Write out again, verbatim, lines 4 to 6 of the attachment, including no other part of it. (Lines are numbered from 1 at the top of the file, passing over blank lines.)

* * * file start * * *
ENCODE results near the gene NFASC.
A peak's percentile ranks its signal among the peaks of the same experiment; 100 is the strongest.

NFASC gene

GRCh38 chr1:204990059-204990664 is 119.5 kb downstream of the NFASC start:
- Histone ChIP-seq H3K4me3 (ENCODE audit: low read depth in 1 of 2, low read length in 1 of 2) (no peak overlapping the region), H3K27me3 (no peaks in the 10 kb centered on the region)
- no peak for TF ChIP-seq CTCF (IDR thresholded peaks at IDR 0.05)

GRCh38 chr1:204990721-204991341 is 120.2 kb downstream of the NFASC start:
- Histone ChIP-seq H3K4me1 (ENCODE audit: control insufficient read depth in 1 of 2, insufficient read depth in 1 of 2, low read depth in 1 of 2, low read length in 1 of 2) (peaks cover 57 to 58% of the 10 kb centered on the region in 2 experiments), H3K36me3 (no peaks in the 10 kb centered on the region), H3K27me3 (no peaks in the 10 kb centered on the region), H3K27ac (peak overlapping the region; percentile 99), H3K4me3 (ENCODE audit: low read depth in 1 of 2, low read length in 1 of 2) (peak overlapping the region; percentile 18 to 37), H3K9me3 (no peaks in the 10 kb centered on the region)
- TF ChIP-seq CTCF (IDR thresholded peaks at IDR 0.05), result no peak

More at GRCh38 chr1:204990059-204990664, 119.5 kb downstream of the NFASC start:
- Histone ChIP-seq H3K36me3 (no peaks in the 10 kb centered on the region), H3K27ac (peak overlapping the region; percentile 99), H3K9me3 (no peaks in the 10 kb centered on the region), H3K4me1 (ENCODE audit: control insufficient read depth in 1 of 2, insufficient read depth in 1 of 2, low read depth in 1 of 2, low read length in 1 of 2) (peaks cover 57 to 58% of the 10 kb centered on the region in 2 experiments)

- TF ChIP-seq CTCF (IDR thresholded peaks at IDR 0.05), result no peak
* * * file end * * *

GRCh38 chr1:204990059-204990664 is 119.5 kb downstream of the NFASC start:
- Histone ChIP-seq H3K4me3 (ENCODE audit: low read depth in 1 of 2, low read length in 1 of 2) (no peak overlapping the region), H3K27me3 (no peaks in the 10 kb centered on the region)
- no peak for TF ChIP-seq CTCF (IDR thresholded peaks at IDR 0.05)